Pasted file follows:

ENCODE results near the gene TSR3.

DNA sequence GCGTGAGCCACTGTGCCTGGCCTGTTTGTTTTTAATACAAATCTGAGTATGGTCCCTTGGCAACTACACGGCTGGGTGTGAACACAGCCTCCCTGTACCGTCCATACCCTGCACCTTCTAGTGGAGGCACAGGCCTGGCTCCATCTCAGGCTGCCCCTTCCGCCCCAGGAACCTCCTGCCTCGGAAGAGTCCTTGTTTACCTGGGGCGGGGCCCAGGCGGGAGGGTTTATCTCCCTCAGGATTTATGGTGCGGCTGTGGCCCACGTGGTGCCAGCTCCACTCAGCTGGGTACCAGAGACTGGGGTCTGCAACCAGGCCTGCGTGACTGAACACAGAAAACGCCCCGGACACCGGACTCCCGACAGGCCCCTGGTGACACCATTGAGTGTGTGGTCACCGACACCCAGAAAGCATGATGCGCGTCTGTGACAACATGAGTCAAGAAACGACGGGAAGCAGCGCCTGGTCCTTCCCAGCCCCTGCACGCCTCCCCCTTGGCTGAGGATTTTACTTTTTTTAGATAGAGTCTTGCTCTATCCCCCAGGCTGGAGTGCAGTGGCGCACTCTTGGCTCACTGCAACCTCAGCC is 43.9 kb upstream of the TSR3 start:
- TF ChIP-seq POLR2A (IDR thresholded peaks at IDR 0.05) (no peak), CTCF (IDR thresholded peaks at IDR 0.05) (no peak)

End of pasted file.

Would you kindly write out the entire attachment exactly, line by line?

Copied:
ENCODE results near the gene TSR3.

DNA sequence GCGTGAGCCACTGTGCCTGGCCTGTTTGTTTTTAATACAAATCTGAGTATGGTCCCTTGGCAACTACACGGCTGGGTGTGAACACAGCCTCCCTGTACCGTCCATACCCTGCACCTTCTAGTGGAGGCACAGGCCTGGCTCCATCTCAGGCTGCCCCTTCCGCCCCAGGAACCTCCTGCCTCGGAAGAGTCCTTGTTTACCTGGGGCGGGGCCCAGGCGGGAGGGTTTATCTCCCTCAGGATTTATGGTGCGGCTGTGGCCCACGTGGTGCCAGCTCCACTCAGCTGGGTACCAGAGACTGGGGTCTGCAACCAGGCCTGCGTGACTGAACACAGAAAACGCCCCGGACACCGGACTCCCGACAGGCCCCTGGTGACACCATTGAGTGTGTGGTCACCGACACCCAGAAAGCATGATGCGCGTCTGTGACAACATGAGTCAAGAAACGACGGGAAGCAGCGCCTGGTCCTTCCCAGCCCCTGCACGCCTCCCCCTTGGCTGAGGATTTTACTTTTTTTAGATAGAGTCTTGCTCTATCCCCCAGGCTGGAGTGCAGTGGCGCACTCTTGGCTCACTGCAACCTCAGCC is 43.9 kb upstream of the TSR3 start:
- TF ChIP-seq POLR2A (IDR thresholded peaks at IDR 0.05) (no peak), CTCF (IDR thresholded peaks at IDR 0.05) (no peak)